In Florida, the courts have adopted and have required the “clear and convincing” standard to be used in any case involving a professional license, finding that such action by the state is punitive or penal in nature and affects a substantial right of the respondent. The key Florida cases that discuss this are two Florida Supreme Court cases, Florida Bar v. Rayman, 238 So. 2d 594 (Fla. 1970) and Ferris v. Turlington, 510 So. 2d 292 (Fla. 1987). See also, Kozerowitz v. Fla. Real Estate Comm’n, 289 So. 2d 391 (Fla. 1974).

Any case in which a state administrative agency seeks a penalty, a fine or action affecting the status of a professional license, would require the application of a “clear and convincing standard.” An action to revoke a professional license is definitely considered to be penal. So too is an action which results in the loss of income, such as by suspending a license (so there is no professional income), a fine, or an order to refund professional fees. McDonald v. Dep’t of Prof. Reg., Bd. of Pilot Commissioners, 582 So. 2d 660 (1st DCA 1991)

Although these are all Florida cases, if you read them and follow their rationale, they go back to basic constitutional principles of due process of law and the taking away of rights or property without due process.

For example, in one case in which I defended a nursing home’s license, the state had evidence that contradicted itself. There were certain facts at issue and the state put forth two different sets of facts. The state could not prove either set of facts by “clear and convincing evidence.” Therefore, by law, the administrative law judge had to rule in favor of the license holder.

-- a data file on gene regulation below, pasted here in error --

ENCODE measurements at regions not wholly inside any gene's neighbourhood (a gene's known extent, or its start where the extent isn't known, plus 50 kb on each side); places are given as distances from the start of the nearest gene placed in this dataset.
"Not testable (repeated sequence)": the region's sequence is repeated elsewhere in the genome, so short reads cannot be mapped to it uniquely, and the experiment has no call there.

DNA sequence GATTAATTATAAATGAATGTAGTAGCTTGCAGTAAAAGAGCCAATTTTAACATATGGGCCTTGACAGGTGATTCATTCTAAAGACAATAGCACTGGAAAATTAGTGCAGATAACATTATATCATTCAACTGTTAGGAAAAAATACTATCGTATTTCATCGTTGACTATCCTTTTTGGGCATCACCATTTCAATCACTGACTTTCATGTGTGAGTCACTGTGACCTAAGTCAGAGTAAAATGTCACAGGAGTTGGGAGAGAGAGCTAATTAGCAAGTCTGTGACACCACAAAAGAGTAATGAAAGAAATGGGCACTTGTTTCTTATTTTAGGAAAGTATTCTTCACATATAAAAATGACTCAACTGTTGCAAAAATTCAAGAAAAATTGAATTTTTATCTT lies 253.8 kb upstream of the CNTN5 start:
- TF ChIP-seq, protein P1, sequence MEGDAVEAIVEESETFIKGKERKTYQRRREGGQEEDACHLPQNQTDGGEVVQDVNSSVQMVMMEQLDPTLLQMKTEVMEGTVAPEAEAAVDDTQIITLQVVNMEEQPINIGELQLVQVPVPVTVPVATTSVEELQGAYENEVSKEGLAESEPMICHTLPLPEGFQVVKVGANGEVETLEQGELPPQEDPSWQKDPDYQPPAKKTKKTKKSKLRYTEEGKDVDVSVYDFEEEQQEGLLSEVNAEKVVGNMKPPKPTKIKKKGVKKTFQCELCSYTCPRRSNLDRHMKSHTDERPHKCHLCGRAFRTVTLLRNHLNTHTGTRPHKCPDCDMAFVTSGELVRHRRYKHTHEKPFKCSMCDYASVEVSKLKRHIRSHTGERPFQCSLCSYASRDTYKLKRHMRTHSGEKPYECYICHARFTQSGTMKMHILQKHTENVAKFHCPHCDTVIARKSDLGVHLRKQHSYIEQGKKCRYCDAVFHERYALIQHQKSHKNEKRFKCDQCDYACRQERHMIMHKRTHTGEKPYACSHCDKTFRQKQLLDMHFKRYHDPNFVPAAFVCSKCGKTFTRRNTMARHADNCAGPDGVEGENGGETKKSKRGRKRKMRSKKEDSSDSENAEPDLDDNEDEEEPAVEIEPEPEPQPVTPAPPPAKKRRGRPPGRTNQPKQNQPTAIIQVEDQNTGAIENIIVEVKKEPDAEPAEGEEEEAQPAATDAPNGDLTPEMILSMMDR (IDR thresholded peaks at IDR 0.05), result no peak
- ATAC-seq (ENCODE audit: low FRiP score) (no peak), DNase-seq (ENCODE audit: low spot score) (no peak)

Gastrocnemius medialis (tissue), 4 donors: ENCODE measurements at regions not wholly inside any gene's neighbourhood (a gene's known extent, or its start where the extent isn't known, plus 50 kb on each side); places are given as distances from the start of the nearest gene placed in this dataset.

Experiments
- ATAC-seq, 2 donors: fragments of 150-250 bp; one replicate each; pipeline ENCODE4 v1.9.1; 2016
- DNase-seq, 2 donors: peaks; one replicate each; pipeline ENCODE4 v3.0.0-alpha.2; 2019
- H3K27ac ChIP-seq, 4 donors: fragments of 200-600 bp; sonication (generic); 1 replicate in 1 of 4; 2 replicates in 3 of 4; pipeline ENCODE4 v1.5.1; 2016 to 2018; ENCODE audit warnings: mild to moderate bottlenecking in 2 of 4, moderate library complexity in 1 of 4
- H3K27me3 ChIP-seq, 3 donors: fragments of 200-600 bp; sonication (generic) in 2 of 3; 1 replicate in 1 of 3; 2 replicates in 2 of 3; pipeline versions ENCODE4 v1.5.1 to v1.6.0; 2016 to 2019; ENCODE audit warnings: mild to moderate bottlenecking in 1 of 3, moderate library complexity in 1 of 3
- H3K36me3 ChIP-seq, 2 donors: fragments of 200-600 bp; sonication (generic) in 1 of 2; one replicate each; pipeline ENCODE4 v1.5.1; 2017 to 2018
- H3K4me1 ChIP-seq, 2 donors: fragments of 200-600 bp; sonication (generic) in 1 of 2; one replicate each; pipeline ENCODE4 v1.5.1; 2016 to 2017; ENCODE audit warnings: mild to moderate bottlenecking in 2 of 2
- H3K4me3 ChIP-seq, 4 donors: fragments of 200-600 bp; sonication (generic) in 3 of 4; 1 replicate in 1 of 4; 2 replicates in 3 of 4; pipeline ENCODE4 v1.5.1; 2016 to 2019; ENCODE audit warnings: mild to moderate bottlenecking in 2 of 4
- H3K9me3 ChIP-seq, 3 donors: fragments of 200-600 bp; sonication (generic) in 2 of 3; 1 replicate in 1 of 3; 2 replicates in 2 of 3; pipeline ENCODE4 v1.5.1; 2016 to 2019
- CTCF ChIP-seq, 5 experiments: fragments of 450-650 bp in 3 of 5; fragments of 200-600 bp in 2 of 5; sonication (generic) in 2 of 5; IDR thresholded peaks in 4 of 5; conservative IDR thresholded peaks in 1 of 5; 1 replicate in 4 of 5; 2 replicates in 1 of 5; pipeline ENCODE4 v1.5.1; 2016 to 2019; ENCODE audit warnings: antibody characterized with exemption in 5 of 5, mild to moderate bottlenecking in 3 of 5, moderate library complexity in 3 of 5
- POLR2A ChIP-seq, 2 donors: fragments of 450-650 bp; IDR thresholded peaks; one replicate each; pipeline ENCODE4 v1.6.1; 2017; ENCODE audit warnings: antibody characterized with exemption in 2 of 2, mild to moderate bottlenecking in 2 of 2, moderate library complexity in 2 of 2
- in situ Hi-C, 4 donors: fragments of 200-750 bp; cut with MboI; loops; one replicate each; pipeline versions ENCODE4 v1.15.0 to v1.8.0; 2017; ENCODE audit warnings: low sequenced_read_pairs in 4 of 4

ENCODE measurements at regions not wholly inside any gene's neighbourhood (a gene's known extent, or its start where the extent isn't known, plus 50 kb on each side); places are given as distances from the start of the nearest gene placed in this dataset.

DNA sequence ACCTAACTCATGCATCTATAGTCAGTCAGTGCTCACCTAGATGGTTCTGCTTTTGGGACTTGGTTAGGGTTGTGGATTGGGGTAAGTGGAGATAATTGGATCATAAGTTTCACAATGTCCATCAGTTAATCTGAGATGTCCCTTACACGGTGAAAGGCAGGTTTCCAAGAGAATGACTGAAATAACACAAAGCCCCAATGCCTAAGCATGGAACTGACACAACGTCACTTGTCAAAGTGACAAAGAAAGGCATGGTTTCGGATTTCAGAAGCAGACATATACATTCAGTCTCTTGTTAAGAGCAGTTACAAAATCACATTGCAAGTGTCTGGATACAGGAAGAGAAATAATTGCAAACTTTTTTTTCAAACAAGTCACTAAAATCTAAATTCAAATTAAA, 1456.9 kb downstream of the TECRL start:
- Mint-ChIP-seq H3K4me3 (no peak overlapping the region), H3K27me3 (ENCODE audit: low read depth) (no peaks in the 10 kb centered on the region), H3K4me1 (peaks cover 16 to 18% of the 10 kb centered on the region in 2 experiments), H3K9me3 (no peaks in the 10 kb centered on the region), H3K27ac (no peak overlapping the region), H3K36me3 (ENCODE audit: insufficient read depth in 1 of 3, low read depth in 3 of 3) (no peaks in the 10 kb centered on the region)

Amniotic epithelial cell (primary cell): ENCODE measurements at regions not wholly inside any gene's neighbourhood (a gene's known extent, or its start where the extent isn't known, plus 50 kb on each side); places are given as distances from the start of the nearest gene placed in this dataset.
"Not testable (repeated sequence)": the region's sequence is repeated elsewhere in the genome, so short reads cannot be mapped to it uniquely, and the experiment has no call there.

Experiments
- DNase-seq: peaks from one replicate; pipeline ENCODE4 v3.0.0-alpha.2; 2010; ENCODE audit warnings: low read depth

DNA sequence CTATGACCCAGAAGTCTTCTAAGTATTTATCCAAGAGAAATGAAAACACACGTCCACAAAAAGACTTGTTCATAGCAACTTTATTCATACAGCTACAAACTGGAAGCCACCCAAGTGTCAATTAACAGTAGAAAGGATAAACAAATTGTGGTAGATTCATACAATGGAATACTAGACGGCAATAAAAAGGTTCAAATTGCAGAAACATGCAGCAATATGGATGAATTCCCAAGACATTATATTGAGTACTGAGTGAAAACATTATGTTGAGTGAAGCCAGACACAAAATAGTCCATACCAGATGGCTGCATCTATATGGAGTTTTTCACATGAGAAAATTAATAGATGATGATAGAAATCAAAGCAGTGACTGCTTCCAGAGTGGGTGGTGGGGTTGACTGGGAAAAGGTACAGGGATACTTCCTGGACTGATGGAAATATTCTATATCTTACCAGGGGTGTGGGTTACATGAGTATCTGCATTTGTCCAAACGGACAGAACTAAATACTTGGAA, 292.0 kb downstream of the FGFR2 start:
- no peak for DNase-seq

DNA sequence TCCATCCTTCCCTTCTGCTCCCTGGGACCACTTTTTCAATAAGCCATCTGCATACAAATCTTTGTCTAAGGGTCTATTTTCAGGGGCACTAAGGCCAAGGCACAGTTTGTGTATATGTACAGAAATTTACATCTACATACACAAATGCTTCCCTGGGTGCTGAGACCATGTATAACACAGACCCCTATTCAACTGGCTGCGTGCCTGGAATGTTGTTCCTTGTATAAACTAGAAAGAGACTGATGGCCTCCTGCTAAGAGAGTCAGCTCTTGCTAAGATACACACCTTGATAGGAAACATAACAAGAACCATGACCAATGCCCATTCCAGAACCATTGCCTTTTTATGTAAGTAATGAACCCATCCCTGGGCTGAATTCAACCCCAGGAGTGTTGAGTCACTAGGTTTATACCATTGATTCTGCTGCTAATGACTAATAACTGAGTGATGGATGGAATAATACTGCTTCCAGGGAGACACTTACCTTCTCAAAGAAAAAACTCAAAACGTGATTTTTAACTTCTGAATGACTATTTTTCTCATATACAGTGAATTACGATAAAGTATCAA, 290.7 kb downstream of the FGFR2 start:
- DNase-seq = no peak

Penal Statutes, Such as Professional Discipline Statutes and Professional Practice Acts Must Be Narrowly Interpreted.

A statute is unconstitutionally void for vagueness if it fails to give a personal of ordinary intelligence fair notice of what conduct is forbidden by the Statute. Papachristou v. City of Jacksonville, 405 U.S. 156, 92 S. Ct. 839, 31 L. Ed. 2d 110 (1972). United States v. Harriss, 347 U.S. 612, 74 S. Ct. 808, 98 L. Ed. 989, (1954). Criminal statutes must be written with sufficient specificity so that citizens are given fair warning of the offending conduct, and law enforcement officers are prevented from engaging in arbitrary and erratic enforcement activity. Papachristou; Thornhill v. Alabama, 310 U.S. 88, 60 S. Ct. 736, 84 L. Ed. 1093 (1940); Lanzetta v. New Jersey, 306 U.S. 451, 59 S. Ct. 618, 83 L. Ed. 888 (1939).

Florida case law has long upheld this principle of the common law as well. Statutes must be written well enough so as to provide fair notice to ordinary citizens as to their exact meaning. State v. Warren, 558 So. 2d 55 (Fla. 5th DCA 1990), aff’d. Warren v. State 16 Fla., L. Week 28 (Fla. 1991).